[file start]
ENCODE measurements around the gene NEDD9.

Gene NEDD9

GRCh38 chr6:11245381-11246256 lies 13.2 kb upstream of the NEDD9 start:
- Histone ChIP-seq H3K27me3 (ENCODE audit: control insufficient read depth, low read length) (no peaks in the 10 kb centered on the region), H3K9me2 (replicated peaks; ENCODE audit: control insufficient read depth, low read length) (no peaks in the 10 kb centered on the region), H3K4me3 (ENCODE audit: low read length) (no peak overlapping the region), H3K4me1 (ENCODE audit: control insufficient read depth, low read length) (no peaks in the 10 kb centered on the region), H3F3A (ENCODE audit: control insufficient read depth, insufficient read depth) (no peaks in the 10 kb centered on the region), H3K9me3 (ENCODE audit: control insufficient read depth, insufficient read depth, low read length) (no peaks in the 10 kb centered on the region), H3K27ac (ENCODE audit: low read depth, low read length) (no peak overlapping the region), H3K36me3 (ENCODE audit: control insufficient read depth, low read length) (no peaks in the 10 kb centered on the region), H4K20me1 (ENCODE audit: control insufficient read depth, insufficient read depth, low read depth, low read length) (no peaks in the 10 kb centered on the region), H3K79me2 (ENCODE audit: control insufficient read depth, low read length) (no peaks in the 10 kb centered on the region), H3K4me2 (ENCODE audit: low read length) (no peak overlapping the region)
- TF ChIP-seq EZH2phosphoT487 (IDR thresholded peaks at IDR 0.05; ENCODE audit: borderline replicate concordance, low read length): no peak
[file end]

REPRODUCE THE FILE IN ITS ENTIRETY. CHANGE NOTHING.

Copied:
ENCODE measurements around the gene NEDD9.

Gene NEDD9

GRCh38 chr6:11245381-11246256 lies 13.2 kb upstream of the NEDD9 start:
- Histone ChIP-seq H3K27me3 (ENCODE audit: control insufficient read depth, low read length) (no peaks in the 10 kb centered on the region), H3K9me2 (replicated peaks; ENCODE audit: control insufficient read depth, low read length) (no peaks in the 10 kb centered on the region), H3K4me3 (ENCODE audit: low read length) (no peak overlapping the region), H3K4me1 (ENCODE audit: control insufficient read depth, low read length) (no peaks in the 10 kb centered on the region), H3F3A (ENCODE audit: control insufficient read depth, insufficient read depth) (no peaks in the 10 kb centered on the region), H3K9me3 (ENCODE audit: control insufficient read depth, insufficient read depth, low read length) (no peaks in the 10 kb centered on the region), H3K27ac (ENCODE audit: low read depth, low read length) (no peak overlapping the region), H3K36me3 (ENCODE audit: control insufficient read depth, low read length) (no peaks in the 10 kb centered on the region), H4K20me1 (ENCODE audit: control insufficient read depth, insufficient read depth, low read depth, low read length) (no peaks in the 10 kb centered on the region), H3K79me2 (ENCODE audit: control insufficient read depth, low read length) (no peaks in the 10 kb centered on the region), H3K4me2 (ENCODE audit: low read length) (no peak overlapping the region)
- TF ChIP-seq EZH2phosphoT487 (IDR thresholded peaks at IDR 0.05; ENCODE audit: borderline replicate concordance, low read length): no peak